There is nothing like a shared meal that binds family and friends together. Memories and stories shared around the table are the glue that cement relationships. Often, when we share a meal, we love to recall all our past meals together. The Last Supper was one such event.
“Do this in memory of me.” There is one song whose lyrics never fail to touch my innermost.
We remember how you loved us to your death
And still we celebrate for you are with us here
And we believe that we will see you when you come in your glory, Lord.
We remember, we celebrate, we believe.
All such shared meals are a celebration of love and caring. Agape (ἀγάπη), the early Christians called it. At this last meal with his friends, Jesus showed them his love for them. He washed their feet in humble service. He broke bread with them and said it was actually himself he was sharing. Then, like a man who knew that the end was near, he gave them his final teaching (instructions) and his commandment of Love (mandatum, that is why this day is also known as Maundy Thursday).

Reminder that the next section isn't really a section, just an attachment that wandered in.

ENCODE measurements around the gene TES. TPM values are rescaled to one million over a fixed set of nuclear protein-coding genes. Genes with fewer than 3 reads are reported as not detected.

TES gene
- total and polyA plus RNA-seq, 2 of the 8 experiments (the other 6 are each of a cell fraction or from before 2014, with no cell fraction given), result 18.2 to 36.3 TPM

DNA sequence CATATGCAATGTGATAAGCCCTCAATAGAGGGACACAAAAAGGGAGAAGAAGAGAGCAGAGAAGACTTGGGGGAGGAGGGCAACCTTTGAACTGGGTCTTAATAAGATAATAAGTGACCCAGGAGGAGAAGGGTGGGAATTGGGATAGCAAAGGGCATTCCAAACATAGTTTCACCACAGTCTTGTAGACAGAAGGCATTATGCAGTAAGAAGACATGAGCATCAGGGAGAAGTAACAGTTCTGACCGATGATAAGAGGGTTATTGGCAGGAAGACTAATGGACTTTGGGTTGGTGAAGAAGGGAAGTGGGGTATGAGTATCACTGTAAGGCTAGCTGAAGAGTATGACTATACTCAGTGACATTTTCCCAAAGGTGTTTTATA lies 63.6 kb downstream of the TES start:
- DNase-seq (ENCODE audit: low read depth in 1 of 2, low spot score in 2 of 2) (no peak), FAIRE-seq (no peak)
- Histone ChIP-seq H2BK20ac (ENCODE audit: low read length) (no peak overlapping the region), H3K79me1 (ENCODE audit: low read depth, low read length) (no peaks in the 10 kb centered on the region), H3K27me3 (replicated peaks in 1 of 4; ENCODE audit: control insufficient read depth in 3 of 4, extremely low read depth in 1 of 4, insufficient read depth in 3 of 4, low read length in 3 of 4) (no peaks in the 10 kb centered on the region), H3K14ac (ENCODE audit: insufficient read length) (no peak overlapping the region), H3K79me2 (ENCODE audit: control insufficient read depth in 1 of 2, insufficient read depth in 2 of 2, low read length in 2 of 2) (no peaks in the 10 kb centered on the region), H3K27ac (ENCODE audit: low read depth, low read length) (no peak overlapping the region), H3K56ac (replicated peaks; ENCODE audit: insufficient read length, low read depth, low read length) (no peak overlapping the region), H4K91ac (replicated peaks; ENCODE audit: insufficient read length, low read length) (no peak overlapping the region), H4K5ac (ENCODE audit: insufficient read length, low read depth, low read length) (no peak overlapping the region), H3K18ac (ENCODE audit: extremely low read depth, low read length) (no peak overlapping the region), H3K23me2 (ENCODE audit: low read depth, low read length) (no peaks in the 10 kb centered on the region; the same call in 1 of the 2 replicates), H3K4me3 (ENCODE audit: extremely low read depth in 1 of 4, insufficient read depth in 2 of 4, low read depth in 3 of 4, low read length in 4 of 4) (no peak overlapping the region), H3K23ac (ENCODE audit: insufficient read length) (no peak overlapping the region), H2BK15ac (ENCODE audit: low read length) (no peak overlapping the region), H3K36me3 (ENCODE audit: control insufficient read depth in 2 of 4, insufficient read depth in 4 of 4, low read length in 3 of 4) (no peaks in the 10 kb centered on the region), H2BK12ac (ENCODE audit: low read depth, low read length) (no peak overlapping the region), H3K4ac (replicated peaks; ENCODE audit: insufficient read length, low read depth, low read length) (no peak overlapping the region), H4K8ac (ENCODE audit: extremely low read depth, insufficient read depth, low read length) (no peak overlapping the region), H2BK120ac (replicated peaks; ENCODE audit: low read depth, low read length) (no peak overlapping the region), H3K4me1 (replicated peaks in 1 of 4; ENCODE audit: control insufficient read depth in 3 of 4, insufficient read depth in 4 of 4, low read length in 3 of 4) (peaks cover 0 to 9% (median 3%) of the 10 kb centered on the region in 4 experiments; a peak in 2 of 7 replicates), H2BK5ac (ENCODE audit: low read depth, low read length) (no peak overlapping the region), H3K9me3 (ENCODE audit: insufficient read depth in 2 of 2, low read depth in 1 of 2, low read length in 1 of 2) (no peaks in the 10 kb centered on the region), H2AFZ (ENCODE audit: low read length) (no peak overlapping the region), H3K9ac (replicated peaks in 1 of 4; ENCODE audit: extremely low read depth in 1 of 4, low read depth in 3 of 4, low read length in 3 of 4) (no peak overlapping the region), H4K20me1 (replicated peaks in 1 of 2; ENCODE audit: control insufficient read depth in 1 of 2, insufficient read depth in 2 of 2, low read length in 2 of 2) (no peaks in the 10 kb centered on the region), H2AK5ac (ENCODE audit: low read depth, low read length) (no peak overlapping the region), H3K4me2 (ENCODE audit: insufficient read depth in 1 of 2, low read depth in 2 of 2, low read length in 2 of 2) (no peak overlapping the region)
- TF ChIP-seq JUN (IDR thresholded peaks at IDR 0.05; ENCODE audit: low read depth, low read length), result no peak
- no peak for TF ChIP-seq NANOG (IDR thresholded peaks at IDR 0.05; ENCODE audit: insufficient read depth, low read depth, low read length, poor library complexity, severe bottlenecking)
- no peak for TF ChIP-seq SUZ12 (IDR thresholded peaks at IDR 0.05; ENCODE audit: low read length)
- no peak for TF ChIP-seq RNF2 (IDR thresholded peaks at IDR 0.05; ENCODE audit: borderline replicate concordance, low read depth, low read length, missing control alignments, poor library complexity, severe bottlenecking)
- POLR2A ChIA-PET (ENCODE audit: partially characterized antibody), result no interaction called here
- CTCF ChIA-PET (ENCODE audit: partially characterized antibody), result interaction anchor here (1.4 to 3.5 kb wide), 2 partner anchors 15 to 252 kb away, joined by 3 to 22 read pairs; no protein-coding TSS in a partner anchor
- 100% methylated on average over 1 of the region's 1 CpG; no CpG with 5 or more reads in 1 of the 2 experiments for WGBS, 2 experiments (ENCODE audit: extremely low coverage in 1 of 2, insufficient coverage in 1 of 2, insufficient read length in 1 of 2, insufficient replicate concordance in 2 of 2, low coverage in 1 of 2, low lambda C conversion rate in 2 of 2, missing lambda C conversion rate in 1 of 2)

“A new command I give you: Love one another. As I have loved you, so you must love one another. By this everyone will know that you are my disciples, if you love one another.”
Yet over all the event hang the pending betrayal by Judas, the denial by Peter, the desertion by all the apostles except for perhaps the beloved disciple. I imagine myself being with the twelve. I would have been moved by such manifestation of love from my Lord and Teacher. I would have been inspired by his last discourse. I would have taken his mandatum to heart and memorized it instantly. But I would also have been totally confused and disturbed by what was happening. A betrayal? By whom? Denial by impetuous Peter? And when the chips fell where they did, would I have also deserted him along with the rest? The stakes were getting to high and too dangerous.
Today, we celebrate this bitter-sweet, clear-confused Last Supper with the Lord.